Telegraph

 FT (no links all stories behind paywall)

  • Brussels hints at ringfence retreat (p1)
  • Tory MPs call for halt on military cuts (p2)
  • Labour demands extra tax on bonuses (p2) – Unite quoted
  • Fear of town hall failures (p2)
  • Nuclear flashpoint plays out in Cumbria (p3)
  • Rating agencies under fire (p4)
  • South east airports face capacity crunch by 2025 (p4)
  • Cable urges companies to end all male boards (p4)
  • Lib Dem deal allies blow over boundaries (p5)
  • Apple doubles iPad storage (p15)
  • RBS to pull out of M&A market (p16)
  • Ford to continue investing in Europe (p18)
  • Car part suppliers embrace flexible future (p19)

 Edited by Mik Sabiers

Comment on this story



2 Comments

  • WhiPsNBoaoPS4/4/2013 12:20:58 AM The acceptance of the gambling approach to the stock market was, with the deregulation of banking, an invitation to the banks to join the party.Gambling, (trading is the preferred term) became more and more attractive to the banks. Quick profits could be shown compared to the traditional method of lending money on a small margin. Commission was charged by the banks whether buying or selling, and this could be boosted by trading in stocks that the banks did not own.With the results of these bets garnering bonuses for the traders who place the bets, the outcome was easily predictable.Additionally, the UK banks decided to trade in mortgages sold to them from the US and the UK banks bought from US intermediaries without any guarantees. The UK banks UK practice of stringently vetting the property and the mortgage applicants simply went out of the window.It was never going to be the case that the unemployed blue collars getting mortgages on tarpaper shacks in the bayou were ever going to redeem these mortgages. And so it quickly proved, leaving UK banks, their investors and customers holding paper worth less than confederate currency.To stop this being repeated at least two things need to happen.Firstly all stock market purchases need to be for a minimum period, say 3 months. That is if shares are bought by anyone than they cannot be sold within 3 months. Share gbalming must cease and shares become investments for the long term.Secondly, domestic bank business, ie customer accounts, lending and mortgages needs to be carried out by a separate company to other activities.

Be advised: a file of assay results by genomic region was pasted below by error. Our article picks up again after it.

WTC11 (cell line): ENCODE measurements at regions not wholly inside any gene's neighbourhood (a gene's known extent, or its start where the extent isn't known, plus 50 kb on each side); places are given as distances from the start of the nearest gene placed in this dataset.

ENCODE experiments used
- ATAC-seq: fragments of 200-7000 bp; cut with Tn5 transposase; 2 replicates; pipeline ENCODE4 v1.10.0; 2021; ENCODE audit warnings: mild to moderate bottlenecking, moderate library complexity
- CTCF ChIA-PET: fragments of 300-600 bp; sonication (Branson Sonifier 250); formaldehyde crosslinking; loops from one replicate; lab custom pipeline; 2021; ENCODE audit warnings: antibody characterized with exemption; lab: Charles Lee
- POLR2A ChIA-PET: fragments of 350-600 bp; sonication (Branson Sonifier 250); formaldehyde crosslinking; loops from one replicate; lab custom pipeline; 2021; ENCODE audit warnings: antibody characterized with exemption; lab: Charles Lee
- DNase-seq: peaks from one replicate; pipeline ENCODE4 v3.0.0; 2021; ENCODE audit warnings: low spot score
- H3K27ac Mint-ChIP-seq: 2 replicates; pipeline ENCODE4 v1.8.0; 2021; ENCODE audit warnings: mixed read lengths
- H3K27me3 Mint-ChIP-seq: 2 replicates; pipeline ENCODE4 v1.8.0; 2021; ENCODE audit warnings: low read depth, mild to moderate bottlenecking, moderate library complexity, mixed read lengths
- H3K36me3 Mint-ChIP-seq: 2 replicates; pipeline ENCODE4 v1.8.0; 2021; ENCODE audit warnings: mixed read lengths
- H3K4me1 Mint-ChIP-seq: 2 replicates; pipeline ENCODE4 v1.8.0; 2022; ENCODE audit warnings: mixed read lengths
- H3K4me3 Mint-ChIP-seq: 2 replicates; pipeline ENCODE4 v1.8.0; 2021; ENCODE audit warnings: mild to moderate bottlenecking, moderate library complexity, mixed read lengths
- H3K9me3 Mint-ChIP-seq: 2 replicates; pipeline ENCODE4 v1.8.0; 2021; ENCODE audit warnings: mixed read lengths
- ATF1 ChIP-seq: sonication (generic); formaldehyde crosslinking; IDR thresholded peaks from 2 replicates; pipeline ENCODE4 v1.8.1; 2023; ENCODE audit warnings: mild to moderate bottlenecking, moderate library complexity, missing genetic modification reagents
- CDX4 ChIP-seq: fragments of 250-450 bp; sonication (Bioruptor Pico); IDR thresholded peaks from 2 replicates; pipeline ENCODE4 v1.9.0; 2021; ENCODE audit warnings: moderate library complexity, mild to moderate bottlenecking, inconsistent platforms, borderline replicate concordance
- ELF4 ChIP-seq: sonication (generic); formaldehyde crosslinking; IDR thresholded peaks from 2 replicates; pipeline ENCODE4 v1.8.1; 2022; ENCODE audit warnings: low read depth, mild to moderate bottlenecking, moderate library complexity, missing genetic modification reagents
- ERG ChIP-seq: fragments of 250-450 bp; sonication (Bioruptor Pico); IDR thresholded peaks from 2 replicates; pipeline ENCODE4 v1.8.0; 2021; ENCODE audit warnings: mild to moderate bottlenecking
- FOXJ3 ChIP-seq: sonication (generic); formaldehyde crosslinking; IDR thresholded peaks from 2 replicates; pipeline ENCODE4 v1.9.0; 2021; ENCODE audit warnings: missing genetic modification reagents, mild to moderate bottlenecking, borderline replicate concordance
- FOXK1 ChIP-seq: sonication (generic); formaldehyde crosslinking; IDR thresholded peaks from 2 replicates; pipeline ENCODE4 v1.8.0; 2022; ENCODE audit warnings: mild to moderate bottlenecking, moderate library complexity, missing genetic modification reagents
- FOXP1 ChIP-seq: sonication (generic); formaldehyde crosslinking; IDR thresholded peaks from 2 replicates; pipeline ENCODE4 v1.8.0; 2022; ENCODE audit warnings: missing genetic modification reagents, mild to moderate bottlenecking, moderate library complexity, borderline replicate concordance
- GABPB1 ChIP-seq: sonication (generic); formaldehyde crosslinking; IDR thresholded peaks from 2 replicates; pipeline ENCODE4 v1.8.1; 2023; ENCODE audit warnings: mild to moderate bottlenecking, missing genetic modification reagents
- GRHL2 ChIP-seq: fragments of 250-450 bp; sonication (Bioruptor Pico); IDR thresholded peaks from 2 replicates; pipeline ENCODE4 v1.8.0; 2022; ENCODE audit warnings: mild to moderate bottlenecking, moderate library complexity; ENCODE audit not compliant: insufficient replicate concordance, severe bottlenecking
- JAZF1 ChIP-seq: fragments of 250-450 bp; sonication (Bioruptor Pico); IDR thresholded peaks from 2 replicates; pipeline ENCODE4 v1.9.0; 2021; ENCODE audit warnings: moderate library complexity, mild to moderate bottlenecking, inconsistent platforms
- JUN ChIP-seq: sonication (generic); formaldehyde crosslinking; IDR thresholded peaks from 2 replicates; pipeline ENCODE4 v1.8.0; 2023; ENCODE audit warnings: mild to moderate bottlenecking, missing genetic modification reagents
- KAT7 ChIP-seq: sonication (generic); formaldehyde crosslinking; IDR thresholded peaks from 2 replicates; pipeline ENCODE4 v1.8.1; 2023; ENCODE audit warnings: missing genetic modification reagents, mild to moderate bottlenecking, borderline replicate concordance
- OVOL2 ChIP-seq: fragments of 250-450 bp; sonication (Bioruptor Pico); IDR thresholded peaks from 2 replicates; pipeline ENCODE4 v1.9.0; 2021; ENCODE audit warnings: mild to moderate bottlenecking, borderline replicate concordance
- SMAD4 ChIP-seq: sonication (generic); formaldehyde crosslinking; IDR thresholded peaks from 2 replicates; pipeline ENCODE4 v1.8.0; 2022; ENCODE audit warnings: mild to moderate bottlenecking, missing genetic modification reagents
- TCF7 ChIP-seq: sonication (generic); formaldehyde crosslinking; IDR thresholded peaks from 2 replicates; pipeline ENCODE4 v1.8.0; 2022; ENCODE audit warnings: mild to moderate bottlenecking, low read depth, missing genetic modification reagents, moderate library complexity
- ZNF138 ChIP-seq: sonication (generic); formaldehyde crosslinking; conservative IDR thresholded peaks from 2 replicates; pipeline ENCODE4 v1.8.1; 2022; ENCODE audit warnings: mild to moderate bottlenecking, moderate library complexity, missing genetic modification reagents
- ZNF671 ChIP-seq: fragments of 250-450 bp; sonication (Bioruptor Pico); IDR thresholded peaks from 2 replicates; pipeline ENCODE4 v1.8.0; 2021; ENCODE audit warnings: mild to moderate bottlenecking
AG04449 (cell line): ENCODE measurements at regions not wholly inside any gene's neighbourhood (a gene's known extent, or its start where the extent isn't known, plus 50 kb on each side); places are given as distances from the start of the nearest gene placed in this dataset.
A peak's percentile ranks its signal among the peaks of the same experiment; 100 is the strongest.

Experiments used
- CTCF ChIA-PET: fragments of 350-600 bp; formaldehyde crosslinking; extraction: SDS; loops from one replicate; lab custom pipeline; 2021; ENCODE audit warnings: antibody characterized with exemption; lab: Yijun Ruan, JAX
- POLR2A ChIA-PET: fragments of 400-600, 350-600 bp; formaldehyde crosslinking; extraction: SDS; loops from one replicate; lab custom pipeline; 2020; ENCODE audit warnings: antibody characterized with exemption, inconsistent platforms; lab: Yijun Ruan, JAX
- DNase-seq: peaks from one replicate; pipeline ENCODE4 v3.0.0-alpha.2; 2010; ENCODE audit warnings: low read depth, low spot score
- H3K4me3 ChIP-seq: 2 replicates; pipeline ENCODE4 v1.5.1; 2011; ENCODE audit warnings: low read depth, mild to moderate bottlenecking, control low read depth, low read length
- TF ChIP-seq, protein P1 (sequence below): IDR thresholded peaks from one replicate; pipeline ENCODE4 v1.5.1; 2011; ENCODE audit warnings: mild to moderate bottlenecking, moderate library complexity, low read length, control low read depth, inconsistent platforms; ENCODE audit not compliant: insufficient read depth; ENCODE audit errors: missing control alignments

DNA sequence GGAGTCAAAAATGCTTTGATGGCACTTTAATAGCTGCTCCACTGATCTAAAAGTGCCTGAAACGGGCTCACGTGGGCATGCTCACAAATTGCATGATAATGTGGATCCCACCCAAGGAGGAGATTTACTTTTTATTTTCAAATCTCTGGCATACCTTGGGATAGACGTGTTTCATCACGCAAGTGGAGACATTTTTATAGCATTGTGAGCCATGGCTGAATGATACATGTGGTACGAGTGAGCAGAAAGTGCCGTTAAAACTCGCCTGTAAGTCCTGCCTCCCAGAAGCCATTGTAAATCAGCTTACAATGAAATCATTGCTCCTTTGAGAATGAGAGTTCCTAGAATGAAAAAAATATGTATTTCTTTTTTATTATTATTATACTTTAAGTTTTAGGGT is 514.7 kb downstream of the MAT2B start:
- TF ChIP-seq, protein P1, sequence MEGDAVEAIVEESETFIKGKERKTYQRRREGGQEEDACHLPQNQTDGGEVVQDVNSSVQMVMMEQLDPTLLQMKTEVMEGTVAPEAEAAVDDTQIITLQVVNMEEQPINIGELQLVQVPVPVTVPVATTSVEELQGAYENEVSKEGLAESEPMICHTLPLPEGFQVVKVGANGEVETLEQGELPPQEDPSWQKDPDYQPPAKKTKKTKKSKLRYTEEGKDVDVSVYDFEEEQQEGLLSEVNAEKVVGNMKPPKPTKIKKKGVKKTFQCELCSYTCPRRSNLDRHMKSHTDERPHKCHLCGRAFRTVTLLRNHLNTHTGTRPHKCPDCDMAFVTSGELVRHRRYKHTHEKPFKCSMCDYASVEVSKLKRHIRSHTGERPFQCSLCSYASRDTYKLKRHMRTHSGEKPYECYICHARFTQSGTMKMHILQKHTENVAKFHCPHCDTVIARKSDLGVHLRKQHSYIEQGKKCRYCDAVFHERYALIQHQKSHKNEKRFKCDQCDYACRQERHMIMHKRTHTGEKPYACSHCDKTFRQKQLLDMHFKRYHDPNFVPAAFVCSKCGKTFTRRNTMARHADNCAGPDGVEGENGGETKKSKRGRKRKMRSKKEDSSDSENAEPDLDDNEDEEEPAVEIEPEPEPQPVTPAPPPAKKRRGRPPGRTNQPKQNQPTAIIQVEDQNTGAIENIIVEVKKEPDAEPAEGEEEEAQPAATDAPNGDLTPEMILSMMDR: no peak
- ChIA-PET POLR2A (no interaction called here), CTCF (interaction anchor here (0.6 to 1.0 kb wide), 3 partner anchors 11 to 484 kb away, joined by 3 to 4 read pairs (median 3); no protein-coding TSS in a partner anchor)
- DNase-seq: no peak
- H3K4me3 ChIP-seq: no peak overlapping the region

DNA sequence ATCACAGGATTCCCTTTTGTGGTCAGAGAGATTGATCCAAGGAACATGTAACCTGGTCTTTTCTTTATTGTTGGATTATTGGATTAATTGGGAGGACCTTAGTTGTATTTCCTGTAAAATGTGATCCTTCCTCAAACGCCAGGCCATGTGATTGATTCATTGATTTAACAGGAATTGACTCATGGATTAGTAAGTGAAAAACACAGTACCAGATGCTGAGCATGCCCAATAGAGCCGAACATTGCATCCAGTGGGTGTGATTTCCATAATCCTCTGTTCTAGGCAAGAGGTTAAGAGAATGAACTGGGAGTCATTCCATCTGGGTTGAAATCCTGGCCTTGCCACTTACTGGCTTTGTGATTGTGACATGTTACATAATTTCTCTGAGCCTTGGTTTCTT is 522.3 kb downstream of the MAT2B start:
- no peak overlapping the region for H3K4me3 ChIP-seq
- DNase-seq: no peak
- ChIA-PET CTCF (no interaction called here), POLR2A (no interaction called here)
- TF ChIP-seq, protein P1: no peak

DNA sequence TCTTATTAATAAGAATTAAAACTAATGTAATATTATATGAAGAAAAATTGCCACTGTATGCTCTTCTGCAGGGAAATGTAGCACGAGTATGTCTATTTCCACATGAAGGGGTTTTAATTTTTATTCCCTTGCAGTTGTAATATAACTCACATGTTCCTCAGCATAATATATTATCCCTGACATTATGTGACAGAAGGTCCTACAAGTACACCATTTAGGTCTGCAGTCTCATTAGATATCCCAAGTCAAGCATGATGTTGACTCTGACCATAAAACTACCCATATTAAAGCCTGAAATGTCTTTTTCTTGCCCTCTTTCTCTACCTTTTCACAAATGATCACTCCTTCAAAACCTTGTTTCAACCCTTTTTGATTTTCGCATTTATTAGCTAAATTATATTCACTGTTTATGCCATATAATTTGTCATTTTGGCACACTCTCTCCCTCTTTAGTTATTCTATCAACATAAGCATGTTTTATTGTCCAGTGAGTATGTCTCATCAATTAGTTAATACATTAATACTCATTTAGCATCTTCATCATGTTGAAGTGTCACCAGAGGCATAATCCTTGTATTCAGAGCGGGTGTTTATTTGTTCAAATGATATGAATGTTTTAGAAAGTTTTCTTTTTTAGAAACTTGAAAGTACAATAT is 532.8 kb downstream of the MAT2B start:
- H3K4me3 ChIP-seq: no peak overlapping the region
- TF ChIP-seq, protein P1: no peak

• apVwQHwekJRwNOpUIc4/14/2013 6:42:01 AM Law and order needs to be restored in the bakinng and financial world. Firstly, I think we need an inquiry and or investigation which leads to criminal prosecutions and heavy sentences for the offenders. These people continue in the way they do because there is no consequences. Secondly, no more public money, let these banks fail. Next, all the board members past and present, should be made to repay the bonus earned within the period of the LIBOR scandal and the traders. In addition, if they don't have the cash now for the total figure owed, they should have their assets frozen and then sold. Next, all these people should be banned from the profession for life. May sound extreme, but whilst bankers continue to get away with corruption and incompetence on this scale. They need to pay and watch standards rise. These people are unable to work within the system no matter what is created, the culture of greed is breed in. New people are required then any new system at least has a chance. In additon, we need to ban the revolving door between the government and the financial world. Some might say it gives MP's and civil servants much needed experience etc but in practice, it increases corruption. I am disgusted with these people and if I had my own way, I would jail them all for life!